- Fixative procedures are less risky and less painful than
surgery and require less time off from work and other
- Of the fixative procedures, rubber band ligation seems
to give the best results but also appears to have a higher risk of
complications, especially pain.
Fixative procedures, especially rubber band ligation, may
successfully treat hemorrhoid symptoms.
Rubber band ligation is used to treat small and medium-sized hemorrhoids. It is
the most successful fixative procedure and the one most commonly used. Symptoms
get better in more than 8 out of 10 people who have rubber band ligation. Some
people may have hemorrhoids come back. But if hemorrhoids do return, they can
be treated again with rubber band ligation or other treatments.1
Infrared photocoagulation is also used to treat small hemorrhoids. It has about
the same success rate as rubber band ligation.2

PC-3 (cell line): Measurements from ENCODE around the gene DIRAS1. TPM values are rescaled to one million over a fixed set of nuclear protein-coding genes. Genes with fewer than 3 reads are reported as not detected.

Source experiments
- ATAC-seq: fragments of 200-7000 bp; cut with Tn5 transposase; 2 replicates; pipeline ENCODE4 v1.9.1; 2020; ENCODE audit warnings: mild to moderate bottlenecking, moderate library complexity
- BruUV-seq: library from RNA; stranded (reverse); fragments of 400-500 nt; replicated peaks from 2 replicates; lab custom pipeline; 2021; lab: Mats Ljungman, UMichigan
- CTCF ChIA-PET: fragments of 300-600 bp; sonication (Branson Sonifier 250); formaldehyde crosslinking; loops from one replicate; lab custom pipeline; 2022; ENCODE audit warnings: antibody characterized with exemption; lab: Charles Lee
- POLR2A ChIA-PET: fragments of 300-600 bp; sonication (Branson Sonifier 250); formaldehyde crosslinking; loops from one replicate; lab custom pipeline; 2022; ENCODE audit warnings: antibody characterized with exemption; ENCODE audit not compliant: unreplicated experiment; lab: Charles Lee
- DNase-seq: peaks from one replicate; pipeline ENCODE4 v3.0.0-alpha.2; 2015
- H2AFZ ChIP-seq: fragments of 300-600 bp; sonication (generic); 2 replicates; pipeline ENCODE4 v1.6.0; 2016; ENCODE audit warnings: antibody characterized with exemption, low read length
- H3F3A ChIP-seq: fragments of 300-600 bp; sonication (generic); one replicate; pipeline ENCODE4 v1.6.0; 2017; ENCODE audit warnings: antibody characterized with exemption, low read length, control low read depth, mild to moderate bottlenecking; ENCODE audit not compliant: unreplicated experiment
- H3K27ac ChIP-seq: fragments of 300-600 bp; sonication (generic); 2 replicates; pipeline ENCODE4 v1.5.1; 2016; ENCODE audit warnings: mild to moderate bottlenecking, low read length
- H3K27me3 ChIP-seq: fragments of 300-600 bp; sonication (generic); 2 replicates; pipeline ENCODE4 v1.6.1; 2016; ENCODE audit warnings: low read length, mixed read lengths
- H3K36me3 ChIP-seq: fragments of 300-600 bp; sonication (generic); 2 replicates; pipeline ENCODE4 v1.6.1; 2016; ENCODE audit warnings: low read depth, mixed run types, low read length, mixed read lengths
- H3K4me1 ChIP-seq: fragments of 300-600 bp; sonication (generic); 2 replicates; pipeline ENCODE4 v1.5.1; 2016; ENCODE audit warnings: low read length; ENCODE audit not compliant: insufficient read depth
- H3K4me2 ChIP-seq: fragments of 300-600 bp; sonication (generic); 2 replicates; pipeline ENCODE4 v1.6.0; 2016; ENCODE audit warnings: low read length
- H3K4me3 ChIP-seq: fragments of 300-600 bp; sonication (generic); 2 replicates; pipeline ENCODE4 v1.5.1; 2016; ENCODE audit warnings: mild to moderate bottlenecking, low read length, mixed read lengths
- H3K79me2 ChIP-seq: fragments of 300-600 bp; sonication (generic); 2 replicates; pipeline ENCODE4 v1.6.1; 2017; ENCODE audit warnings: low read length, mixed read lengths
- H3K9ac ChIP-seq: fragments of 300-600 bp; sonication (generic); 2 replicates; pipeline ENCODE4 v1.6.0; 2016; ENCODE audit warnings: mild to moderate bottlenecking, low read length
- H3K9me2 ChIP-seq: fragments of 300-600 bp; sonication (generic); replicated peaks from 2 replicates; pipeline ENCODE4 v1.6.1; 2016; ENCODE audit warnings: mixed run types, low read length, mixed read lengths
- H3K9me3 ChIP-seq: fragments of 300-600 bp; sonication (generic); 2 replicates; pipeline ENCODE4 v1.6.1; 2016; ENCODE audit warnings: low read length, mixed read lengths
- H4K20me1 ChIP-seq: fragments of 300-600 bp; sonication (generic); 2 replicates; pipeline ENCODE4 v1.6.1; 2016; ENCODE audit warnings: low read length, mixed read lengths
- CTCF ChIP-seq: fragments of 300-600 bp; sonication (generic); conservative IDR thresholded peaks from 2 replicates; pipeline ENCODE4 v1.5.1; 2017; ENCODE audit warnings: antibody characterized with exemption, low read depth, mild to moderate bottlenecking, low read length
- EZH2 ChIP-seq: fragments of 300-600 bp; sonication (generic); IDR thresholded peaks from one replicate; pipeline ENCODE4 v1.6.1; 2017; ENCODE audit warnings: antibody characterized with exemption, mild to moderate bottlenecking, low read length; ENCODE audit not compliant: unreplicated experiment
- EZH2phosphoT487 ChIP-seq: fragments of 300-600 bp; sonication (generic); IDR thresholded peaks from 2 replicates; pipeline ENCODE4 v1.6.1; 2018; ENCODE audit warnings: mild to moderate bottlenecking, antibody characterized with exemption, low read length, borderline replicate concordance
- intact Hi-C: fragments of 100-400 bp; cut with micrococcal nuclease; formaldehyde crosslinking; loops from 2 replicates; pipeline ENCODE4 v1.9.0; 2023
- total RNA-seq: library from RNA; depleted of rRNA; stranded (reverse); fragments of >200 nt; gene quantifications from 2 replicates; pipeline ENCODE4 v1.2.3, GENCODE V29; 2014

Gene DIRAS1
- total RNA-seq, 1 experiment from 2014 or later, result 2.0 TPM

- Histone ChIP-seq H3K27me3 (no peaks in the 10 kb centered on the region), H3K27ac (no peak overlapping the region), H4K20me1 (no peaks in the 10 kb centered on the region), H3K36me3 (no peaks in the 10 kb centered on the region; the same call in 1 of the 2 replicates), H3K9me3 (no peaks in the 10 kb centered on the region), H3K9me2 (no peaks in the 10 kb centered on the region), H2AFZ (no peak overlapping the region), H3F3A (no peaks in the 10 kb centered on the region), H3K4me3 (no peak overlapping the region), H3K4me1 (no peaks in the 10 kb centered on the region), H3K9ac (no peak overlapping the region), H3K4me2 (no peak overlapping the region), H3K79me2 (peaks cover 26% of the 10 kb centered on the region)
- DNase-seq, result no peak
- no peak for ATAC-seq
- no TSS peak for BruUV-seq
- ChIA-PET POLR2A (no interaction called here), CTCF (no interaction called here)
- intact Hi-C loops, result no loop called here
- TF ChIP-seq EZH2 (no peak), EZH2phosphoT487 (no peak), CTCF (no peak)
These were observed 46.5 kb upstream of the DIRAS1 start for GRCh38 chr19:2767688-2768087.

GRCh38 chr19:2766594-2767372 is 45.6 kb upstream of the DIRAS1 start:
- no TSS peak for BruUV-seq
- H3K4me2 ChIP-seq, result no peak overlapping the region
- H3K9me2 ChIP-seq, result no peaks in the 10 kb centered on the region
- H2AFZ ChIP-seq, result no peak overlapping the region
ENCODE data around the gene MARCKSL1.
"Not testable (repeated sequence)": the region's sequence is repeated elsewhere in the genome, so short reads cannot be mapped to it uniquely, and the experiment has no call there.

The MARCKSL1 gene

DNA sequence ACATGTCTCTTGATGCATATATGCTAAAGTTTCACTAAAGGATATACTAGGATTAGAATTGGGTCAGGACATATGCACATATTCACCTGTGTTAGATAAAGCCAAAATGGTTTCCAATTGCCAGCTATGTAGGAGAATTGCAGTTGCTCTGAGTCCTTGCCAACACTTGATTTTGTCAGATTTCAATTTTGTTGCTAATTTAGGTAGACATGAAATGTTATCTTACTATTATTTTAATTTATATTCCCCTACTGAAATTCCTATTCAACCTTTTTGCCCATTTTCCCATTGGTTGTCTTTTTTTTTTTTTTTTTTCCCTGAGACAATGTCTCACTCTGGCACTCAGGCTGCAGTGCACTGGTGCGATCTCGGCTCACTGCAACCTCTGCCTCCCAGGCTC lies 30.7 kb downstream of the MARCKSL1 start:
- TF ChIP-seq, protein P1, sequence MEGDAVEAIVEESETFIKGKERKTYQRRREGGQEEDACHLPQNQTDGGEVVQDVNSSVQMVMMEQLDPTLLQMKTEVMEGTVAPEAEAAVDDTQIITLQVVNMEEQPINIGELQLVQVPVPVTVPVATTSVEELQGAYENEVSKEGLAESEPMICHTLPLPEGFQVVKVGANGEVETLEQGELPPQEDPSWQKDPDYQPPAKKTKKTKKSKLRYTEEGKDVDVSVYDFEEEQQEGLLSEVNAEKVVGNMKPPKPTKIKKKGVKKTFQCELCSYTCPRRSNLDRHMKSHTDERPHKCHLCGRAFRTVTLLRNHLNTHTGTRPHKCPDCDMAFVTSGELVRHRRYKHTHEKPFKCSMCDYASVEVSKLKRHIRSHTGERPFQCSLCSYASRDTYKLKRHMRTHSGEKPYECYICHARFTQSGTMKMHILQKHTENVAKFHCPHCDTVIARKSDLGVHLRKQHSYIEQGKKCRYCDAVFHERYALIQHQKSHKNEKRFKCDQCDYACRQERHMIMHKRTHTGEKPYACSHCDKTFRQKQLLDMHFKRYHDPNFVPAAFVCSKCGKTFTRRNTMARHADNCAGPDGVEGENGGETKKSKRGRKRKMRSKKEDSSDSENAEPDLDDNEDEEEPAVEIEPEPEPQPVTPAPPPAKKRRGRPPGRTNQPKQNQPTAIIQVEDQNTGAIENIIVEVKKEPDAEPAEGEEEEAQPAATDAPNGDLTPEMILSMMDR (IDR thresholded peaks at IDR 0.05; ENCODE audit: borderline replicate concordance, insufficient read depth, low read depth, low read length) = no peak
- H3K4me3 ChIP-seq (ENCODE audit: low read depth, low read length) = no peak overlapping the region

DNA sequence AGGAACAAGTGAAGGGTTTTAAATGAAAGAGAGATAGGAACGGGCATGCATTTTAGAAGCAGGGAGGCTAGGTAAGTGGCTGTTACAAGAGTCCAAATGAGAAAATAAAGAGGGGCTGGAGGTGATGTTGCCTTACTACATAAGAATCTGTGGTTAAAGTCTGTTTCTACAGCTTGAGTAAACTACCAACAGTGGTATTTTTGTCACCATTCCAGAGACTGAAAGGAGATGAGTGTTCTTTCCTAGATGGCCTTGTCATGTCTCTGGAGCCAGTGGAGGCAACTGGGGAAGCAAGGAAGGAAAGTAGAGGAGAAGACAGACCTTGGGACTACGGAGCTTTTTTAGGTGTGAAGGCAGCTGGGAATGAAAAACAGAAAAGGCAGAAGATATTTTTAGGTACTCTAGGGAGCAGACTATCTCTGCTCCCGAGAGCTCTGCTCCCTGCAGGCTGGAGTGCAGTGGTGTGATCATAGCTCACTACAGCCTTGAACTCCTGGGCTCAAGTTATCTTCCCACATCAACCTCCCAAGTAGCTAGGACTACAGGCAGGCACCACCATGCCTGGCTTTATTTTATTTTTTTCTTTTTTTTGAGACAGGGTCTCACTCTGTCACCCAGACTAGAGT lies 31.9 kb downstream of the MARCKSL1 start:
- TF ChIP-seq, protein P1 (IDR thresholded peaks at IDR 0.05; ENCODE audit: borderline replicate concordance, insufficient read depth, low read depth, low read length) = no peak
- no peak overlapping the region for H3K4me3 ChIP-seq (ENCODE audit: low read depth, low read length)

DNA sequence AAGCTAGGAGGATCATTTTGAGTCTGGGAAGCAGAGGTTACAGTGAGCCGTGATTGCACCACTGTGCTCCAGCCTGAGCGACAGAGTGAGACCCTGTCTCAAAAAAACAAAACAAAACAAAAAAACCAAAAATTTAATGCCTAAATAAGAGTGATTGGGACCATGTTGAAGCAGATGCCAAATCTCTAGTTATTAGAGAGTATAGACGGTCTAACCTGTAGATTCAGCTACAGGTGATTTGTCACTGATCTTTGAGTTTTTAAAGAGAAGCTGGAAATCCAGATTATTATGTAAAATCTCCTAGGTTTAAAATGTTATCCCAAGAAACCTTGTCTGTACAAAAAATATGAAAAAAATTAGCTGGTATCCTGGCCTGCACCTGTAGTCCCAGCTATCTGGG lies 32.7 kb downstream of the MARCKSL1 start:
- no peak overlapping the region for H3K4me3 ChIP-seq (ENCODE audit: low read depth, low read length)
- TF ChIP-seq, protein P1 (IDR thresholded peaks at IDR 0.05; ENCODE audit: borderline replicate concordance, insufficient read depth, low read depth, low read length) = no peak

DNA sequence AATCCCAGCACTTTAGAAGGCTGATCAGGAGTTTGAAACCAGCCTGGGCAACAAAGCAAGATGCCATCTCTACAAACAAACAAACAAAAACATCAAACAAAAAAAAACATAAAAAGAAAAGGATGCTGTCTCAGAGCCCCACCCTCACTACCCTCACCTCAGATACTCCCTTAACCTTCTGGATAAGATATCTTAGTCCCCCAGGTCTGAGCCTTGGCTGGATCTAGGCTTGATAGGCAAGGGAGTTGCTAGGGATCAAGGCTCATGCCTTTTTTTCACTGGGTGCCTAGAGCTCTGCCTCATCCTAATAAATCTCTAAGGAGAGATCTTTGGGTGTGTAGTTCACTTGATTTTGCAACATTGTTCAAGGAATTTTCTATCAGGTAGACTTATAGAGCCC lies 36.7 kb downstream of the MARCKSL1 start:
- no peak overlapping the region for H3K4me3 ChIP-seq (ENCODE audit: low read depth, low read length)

Improvements in symptoms after rubber band ligation appear to last longer
than after infrared photocoagulation, but people reportedly have more pain
after rubber band ligation than after infrared photocoagulation.2
Surgery usually cures a hemorrhoid, but the long-term success of
hemorrhoid surgery depends largely on how well you are able to change your
daily bowel habits to avoid constipation and straining.
What are the risks of the different treatments for hemorrhoids?
Most fixative procedures, such as rubber band
ligation and infrared photocoagulation, usually have few risks. Possible
problems may include:
- Pain or discomfort. For some people, the pain
may be so bad that they will not be able to do their normal activities for a